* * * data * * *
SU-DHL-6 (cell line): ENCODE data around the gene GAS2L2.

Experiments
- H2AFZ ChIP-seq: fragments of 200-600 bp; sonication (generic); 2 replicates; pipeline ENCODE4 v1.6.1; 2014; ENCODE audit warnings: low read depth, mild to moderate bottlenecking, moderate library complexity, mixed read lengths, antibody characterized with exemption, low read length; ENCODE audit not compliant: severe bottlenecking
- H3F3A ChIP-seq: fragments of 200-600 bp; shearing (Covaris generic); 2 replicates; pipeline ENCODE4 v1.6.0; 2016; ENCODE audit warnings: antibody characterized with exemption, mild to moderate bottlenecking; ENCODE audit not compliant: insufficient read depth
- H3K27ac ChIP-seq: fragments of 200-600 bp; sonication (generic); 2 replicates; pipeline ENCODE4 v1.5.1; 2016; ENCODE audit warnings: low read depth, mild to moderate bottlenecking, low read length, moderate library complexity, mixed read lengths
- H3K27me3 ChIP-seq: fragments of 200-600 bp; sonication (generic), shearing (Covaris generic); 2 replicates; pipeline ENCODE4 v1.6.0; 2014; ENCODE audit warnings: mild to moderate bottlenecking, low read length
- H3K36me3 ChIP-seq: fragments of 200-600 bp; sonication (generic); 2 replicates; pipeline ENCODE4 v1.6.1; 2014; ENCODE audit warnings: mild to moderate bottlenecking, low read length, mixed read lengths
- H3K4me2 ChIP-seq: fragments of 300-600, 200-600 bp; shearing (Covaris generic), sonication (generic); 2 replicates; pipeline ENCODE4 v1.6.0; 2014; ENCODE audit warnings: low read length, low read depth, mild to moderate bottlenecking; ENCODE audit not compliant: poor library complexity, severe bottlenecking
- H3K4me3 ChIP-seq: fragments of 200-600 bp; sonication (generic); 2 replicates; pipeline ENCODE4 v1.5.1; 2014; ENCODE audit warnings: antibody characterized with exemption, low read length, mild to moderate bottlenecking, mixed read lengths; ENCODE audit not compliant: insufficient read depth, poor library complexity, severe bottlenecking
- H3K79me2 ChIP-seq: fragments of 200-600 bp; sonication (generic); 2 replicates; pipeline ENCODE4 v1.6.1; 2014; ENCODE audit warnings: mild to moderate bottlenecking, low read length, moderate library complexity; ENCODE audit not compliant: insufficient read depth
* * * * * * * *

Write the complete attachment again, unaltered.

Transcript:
SU-DHL-6 (cell line): ENCODE data around the gene GAS2L2.

Experiments
- H2AFZ ChIP-seq: fragments of 200-600 bp; sonication (generic); 2 replicates; pipeline ENCODE4 v1.6.1; 2014; ENCODE audit warnings: low read depth, mild to moderate bottlenecking, moderate library complexity, mixed read lengths, antibody characterized with exemption, low read length; ENCODE audit not compliant: severe bottlenecking
- H3F3A ChIP-seq: fragments of 200-600 bp; shearing (Covaris generic); 2 replicates; pipeline ENCODE4 v1.6.0; 2016; ENCODE audit warnings: antibody characterized with exemption, mild to moderate bottlenecking; ENCODE audit not compliant: insufficient read depth
- H3K27ac ChIP-seq: fragments of 200-600 bp; sonication (generic); 2 replicates; pipeline ENCODE4 v1.5.1; 2016; ENCODE audit warnings: low read depth, mild to moderate bottlenecking, low read length, moderate library complexity, mixed read lengths
- H3K27me3 ChIP-seq: fragments of 200-600 bp; sonication (generic), shearing (Covaris generic); 2 replicates; pipeline ENCODE4 v1.6.0; 2014; ENCODE audit warnings: mild to moderate bottlenecking, low read length
- H3K36me3 ChIP-seq: fragments of 200-600 bp; sonication (generic); 2 replicates; pipeline ENCODE4 v1.6.1; 2014; ENCODE audit warnings: mild to moderate bottlenecking, low read length, mixed read lengths
- H3K4me2 ChIP-seq: fragments of 300-600, 200-600 bp; shearing (Covaris generic), sonication (generic); 2 replicates; pipeline ENCODE4 v1.6.0; 2014; ENCODE audit warnings: low read length, low read depth, mild to moderate bottlenecking; ENCODE audit not compliant: poor library complexity, severe bottlenecking
- H3K4me3 ChIP-seq: fragments of 200-600 bp; sonication (generic); 2 replicates; pipeline ENCODE4 v1.5.1; 2014; ENCODE audit warnings: antibody characterized with exemption, low read length, mild to moderate bottlenecking, mixed read lengths; ENCODE audit not compliant: insufficient read depth, poor library complexity, severe bottlenecking
- H3K79me2 ChIP-seq: fragments of 200-600 bp; sonication (generic); 2 replicates; pipeline ENCODE4 v1.6.1; 2014; ENCODE audit warnings: mild to moderate bottlenecking, low read length, moderate library complexity; ENCODE audit not compliant: insufficient read depth